A brief list of tips for school laptop usage/preparation

Congratulations – you’ve just acquired a laptop to use for your studies. You may have bought it at a store like Microcenter or Best Buy, you may have gotten it as a hand-me-down from a sibling, or you might have borrowed it indefinitely from someone else – regardless of how you got it, it’s yours now, and it’s time to make sure both you and it are ready for school. Here’s some tips.

  1. Keep drinks away from your fancy new folding computer. The last thing you want to do is spill coffee into the laptop’s integrated keyboard and make it explode. If you’re going to have drinks near it, have them in seal-able containers like bottles or those fancy Starbucks drink cylinders.
  2. Eliminate the extra. If there’s preloaded programs on the laptop, whether it’s the previous owner’s video game collection or some factory distributed bloatware, get rid of it. If there’s a bunch of junk files – like a forgotten family photo collection – delete them, anything taking up surplus storage is cluttering your virtual workspace.
  3. Get Microsoft programs. Whether you want to buy the student 4pack (with Word, Excel, PowerPoint and OneNote) from the Microsoft website or just use a student Office365 account, it doesn’t matter – get Word on your computer at the very least. Google Drive is great, but it isn’t perfect and it lacks a lot of functions you’ll find through trial and error to be essential to specific projects. Also, it never indents properly for some reason.
  4. Organize your files. Lets say you’re in a two year program at USG. Make a folder in your documents that says “School,” or something like that, and then within it make individual folders for each semester. In each semester folder, as you go through them, make folders for each class you’re taking. Within those folders, make folders for each week of material. Most of the class schedules/syllabi tend to be organized by week content so you’ll be able to label each week something specific and be able to refer to your notes more easily.
  5. Other essential programs: If you’re doing photo editing at all, GIMP is a good – and free – choice. If you’re doing basic audio editing, Audacity is a good – and free – choice. Are you seeing a trend here? We’re in college, we have to keep things cheap. Adobe Reader is honestly the best way to read PDFs on your computer – it’s much cleaner than using a browser window and allows for more interactivity. Speaking of browsers – I recommend Firefox Quantum instead of Google Chrome, and I say that as someone who used Chrome for years. It’s just faster, plain and simple. What else – Kindle is good if you’re using virtual textbooks, like the Nurses’ Pocket Guide, Discord and Skype are both good for group projects and making conference calls, and the Twitch client can be good if you like to watch streams in the background of studying or while taking a break from studying.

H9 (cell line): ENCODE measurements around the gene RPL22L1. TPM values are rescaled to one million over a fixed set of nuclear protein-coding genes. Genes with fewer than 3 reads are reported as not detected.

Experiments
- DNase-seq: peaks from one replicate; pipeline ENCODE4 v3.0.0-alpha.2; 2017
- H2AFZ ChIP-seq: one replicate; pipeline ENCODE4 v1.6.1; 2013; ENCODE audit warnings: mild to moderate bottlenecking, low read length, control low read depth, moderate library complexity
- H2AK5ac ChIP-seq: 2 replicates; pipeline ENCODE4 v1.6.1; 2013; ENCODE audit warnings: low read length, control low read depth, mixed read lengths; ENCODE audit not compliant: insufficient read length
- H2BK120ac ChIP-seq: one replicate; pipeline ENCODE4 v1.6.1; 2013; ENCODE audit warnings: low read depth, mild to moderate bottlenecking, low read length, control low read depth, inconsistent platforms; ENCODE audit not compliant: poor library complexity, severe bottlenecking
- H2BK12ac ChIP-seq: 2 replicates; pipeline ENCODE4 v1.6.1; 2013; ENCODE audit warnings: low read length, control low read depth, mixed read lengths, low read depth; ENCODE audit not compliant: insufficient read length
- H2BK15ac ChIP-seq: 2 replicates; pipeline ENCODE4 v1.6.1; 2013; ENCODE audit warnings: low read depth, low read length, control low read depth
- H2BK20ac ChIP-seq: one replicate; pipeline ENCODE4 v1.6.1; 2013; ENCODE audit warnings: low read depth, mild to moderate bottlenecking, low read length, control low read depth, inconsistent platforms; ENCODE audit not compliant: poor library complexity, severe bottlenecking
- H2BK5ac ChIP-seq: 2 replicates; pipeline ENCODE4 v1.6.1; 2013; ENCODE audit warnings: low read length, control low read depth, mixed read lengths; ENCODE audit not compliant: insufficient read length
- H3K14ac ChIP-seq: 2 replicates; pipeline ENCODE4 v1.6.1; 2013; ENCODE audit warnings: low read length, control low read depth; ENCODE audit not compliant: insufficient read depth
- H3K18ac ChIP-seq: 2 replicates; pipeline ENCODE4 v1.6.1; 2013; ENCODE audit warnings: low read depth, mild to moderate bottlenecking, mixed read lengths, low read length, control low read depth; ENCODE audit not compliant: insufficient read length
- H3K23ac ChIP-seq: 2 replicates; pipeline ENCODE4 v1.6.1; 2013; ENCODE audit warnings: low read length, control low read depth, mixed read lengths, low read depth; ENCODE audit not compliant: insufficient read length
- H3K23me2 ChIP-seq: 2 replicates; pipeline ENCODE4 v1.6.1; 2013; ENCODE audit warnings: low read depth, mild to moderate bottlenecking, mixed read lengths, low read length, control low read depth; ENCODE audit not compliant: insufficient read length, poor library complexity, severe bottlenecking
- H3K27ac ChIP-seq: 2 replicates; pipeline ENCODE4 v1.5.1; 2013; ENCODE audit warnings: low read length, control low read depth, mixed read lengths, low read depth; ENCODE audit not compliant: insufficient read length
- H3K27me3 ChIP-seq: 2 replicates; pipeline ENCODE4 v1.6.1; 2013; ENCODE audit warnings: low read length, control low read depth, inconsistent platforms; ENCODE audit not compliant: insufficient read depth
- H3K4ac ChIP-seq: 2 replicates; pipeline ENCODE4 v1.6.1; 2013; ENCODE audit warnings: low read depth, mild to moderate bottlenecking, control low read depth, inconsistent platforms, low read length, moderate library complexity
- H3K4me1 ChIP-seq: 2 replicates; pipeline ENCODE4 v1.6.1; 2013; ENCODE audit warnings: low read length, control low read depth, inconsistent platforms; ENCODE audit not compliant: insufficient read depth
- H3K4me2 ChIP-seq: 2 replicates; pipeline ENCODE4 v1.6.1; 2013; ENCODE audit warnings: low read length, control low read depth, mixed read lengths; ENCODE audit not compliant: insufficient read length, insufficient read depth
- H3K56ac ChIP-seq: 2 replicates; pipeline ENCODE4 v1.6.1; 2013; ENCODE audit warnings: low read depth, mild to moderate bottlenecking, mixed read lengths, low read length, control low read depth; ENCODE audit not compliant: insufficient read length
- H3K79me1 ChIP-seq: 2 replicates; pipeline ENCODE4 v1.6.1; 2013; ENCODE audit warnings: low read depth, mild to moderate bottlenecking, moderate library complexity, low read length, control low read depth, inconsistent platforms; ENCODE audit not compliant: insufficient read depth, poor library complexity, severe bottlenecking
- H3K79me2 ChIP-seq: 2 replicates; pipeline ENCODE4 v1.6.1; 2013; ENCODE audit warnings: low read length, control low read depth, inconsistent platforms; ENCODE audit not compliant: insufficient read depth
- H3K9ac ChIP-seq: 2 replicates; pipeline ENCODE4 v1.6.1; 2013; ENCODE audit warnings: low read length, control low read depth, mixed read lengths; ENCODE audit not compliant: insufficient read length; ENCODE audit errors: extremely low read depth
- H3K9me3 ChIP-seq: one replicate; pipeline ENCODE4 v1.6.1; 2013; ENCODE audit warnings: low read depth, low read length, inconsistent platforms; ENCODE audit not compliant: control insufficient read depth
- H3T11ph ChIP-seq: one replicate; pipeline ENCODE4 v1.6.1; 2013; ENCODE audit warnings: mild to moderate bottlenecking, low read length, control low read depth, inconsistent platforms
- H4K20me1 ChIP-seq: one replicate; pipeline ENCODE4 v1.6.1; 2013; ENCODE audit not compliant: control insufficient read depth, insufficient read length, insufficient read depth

6. Programs you SHOULD NOT GET ON A LAPTOP: Anything that is Adobe that isn’t Adobe Reader. I’m not kidding, folks – Adobe Photoshop works best with enormous excess storage space and your laptop likely isn’t going to have that unless you’re using an external drive which can be quite expensive. If you want to use Photoshop, use a desktop. The same goes for things like FLStudio9 – it’s just best to do any heavy editing on desktop computers instead of laptops. I know I mentioned Gimp and Audacity – that’s lightweight stuff compared to Photoshop and FLStudio.

With those general tips out of the way, here’s a brief list about how to take notes during class – some different methods of doing so.

  1. The “OneNote” method. OneNote is literally made to take notes. If you need some help figuring out how to use it to the fullest, make an appointment with OIT or CAS and they’ll help you figure it out. I typically find it best to use OneNote for things that do not have accompanying documents like PowerPoints, although it will still work for those things.
  2. The “Word+PowerPoint” method. This is my go-to method for anything that involves a PowerPoint. You open PowerPoint on one side of your screen, and Word on the other.
    1. Then you just bullet point notes down and down the word document.
      1. With subsections for individual topics of interest.
        1. Typically I just have one long list of numbers that match each slide number with a title, and then off of that I branch into the topics within that slide and have it all contained slide by slide.
  3. The “Word Only” method. A classic – you just have word open and you just bullet point notes without having the PowerPoint on the screen to refer to. This can work if you’re just watching some presentation without a PowerPoint, or if you just prefer to have Word be the big thing on your screen.
  4. The “Photosynthesis” method. You close your computer and stare at the presentation until it burns into your eyes and imprints on your brain. This method tends to fail.

In all seriousness, with all jokes tossed by the wayside, if you want to get your laptop working the best it can then OIT is your best bet in making that happen. The people behind the desk in the OIT know what they’re doing – and they’re there to help you for as long as they’re open. Just walk in.

 

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